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In mathematics, the term "straight line" is one of the few terms that is left undefined. However, most people are comfortable with this undefined concept, which can be modeled by a pencil, a stiff wire, the edge of a ruler, or even an uncooked piece of spaghetti. Mathematicians sometimes think of a line as a point moving forever through space. Lines can be curved or straight, but in this entry, only straight lines are considered. A line, in the language of mathematics, has only one dimensionâ€”lengthâ€”and has no end. It stretches on forever in both directions, so that its length cannot be measured. When a line is modeled with a piece of spaghetti, a line segment is actually being represented. The model of a line segment has thickness (or width), while the idea that it modelsâ€”a mathematical lineâ€”does not. So a mathematical line is a notion in one's mind, rather than a real object one can touch and feel, just as the notion of "two" is an idea in one's mindâ€”that quality and meaning that is shared by two apples, two trucks, and the symbols //, 2, â˜ºâ˜º, and ii. Think of two straight lines in a plane (another undefined term in geometry ). Someone can model this idea, imperfectly, by two pencils or two pieces of spaghetti lying on a desktop. Now, mentally or on a desktop, push these lines around, still keeping them on the plane, and see the different ways two lines can be arranged. If these two lines meet or cross, they have one point in common. In the language of mathematics, the two lines intersect at one point, their point of intersection. If two lines are moved so that they coincide, or become one line, then they have all of their points in common. What other arrangements are possible for two lines in a plane? One can place them so that they do not coincide (that is, one can see that they are two separate lines), and yet they do not cross, and will never cross, no matter how far they are extended. Two lines in the same plane, which have no point in common and will never meet, are called parallel lines. If one draws a grid, or coordinate system, on the plane, she can see that two parallel lines have the same slope, or steepness. Are there any parallel lines in nature, or in the human-made world? There are many models of parallel lines in the world we build: railroad tracks, the opposite sides of a picture frame, the lines at the corners of a room, fence posts. In nature, parallel lines are not quite so common, and the models are only approximate: tracks of an animal in the snow, tree trunks in a forest, rays of sunlight. The only other possible arrangement for two lines in the plane is also modeled by a picture frame, or a piece of poster board. Two sides of a rectangle that are not parallel are perpendicular . Perpendicular lines meet, or intersect, at right angles, that is, the four angles formed are all equal. The first pair of lines in part (a) of the figure below meet to form four equal angles; they are perpendicular. The second pair in part (b) forms two larger angles and two smaller ones; they are not perpendicular. Perpendicular lines occur everywhere in buildings and in other constructions. Like parallel lines, they are less common in nature. On a coordinate system, two perpendicular lines (unless one of them is horizontal) have slopes that multiply to a product of -1; for example, if a line has a slope of 3, any line perpendicular to it will have a slope of -â…“. see also Lines, Skew; Slope. Lucia McKay Anderson, Raymond W. Romping Through Mathematics. New York: Alfred A. Knopf, 1961. Juster, Norton. The Dot and the Line: A Romance in Lower Mathematics. New York: Random House, 1963. Konkle, Gail S. Shapes and Perception: An Intuitive Approach to Geometry. Boston: Prindle, Weber and Schmidt, Inc., 1974.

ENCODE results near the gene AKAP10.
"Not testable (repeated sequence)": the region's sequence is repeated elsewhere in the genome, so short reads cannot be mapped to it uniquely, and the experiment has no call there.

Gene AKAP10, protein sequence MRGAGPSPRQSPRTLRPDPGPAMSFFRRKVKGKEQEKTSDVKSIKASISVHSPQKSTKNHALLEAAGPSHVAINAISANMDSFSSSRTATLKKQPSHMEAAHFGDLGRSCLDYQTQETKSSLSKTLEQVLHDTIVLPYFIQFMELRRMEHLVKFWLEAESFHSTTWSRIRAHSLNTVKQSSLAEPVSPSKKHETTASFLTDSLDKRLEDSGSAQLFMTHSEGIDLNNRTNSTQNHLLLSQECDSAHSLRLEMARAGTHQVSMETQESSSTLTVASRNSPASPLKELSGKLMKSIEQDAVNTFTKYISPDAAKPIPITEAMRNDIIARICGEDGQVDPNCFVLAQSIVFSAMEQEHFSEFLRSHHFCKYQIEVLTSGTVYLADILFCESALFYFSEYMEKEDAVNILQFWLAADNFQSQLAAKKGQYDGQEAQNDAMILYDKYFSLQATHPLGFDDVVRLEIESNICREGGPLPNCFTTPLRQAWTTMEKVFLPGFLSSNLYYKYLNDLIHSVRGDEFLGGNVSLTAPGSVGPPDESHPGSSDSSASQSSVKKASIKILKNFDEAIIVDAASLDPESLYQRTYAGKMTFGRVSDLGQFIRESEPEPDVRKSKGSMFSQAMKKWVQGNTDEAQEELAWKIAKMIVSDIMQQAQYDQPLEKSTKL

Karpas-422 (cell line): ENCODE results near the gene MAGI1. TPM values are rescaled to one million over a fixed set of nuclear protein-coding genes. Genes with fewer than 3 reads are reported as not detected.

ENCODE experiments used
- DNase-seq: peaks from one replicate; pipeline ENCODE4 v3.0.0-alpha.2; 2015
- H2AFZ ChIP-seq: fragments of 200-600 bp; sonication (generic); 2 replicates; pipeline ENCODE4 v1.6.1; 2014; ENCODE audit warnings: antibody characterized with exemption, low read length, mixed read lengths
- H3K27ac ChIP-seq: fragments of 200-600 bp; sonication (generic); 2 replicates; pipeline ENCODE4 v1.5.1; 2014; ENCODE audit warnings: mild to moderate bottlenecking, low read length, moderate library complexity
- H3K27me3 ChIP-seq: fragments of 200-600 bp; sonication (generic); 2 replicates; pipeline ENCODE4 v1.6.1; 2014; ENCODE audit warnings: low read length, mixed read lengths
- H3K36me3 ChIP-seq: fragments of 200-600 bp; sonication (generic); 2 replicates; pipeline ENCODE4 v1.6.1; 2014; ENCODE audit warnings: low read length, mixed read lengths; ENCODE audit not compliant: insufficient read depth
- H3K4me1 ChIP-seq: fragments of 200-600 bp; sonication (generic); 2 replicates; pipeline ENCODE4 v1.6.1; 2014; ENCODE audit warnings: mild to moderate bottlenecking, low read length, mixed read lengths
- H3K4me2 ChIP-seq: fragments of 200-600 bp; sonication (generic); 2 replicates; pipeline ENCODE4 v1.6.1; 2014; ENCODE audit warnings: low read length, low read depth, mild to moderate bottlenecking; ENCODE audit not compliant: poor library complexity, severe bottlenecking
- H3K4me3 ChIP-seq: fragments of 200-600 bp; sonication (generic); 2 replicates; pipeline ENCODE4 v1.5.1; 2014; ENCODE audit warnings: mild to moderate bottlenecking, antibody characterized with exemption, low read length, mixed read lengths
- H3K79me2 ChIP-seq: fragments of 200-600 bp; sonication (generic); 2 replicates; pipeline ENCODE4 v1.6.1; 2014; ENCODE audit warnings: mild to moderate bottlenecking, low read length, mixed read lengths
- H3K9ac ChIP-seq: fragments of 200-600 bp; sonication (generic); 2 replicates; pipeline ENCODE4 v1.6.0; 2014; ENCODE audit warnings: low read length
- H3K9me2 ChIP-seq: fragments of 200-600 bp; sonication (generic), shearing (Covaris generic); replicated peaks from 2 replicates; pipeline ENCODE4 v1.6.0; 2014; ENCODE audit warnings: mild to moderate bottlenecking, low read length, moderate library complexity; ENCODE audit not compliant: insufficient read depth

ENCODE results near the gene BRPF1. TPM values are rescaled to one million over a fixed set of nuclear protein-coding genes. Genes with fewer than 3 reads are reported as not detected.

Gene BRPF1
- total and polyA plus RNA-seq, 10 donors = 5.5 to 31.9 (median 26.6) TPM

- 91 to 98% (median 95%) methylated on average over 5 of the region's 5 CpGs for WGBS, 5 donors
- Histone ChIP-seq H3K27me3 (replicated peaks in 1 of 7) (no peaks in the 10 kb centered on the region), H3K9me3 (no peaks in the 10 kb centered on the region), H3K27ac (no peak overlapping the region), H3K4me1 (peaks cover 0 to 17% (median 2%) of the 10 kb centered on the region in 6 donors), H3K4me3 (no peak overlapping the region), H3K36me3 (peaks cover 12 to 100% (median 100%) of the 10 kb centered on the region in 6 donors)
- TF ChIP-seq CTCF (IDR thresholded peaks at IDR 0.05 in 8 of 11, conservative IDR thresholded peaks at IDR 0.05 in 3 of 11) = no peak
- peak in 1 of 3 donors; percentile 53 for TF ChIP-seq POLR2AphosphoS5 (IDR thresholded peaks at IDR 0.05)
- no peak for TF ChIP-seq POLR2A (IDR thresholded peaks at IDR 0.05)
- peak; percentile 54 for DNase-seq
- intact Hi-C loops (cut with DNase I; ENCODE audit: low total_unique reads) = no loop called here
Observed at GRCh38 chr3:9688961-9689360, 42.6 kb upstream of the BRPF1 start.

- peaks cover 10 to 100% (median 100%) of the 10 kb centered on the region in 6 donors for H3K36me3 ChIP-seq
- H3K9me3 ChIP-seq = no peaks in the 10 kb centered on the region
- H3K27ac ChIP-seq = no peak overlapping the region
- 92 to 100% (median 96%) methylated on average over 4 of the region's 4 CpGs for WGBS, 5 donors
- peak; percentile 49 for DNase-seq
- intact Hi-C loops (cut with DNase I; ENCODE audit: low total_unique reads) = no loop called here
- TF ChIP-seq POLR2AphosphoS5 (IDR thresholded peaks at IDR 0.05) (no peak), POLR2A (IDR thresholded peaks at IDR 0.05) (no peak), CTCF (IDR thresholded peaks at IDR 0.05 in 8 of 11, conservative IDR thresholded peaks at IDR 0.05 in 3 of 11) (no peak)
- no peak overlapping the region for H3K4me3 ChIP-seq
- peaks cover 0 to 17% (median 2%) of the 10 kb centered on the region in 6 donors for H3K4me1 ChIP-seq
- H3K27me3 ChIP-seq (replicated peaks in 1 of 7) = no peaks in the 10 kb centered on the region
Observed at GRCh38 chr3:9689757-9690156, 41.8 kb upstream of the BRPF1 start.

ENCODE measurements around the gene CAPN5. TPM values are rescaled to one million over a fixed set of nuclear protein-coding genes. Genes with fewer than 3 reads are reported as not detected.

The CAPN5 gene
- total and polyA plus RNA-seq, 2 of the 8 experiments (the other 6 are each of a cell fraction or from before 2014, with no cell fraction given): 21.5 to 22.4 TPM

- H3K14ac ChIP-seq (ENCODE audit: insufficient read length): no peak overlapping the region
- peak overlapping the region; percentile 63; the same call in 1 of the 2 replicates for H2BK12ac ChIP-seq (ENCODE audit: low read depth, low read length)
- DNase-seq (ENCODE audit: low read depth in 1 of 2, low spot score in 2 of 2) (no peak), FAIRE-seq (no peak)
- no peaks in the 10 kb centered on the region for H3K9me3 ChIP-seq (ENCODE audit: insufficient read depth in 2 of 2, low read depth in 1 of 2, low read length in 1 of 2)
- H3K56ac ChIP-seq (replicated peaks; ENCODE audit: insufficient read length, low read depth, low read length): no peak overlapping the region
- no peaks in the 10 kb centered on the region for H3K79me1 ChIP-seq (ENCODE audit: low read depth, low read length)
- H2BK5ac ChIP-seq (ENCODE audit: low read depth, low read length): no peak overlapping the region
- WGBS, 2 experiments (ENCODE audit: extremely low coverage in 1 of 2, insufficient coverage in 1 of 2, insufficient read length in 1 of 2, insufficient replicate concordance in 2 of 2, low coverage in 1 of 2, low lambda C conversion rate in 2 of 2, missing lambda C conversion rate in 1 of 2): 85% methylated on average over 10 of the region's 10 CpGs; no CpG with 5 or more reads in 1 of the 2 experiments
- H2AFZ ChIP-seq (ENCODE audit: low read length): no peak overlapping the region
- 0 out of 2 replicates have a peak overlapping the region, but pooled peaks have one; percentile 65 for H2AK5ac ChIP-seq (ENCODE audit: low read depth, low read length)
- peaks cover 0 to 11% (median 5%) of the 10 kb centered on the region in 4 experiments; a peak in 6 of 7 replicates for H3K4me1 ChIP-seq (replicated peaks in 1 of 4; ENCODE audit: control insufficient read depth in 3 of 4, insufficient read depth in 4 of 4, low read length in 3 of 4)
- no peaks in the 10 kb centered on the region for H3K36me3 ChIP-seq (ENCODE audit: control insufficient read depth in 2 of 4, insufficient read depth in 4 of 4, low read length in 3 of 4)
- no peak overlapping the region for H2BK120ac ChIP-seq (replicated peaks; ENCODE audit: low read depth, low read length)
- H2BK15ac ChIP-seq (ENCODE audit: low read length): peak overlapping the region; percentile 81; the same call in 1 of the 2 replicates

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Answers:Proof by contradiction (to follow it, draw pictures). Let A be the point on L such that the segment PA is perpendicular to L. Suppose there is another point, A', on L such that PA' is shorter than PA. (We shall see that this supposition leads to a contradiction, and this will complete the proof.) By the above construction, PAA' is a right triangle, with the right angle at vertex A. In this right triangle, therefore, PA' is the hypotenuse, and PA is a leg. By Pythagorean Theorem, the leg cannot be longer than the hypotenuse. Thus, PA cannot be longer than PA', a contradiction. This completes the proof.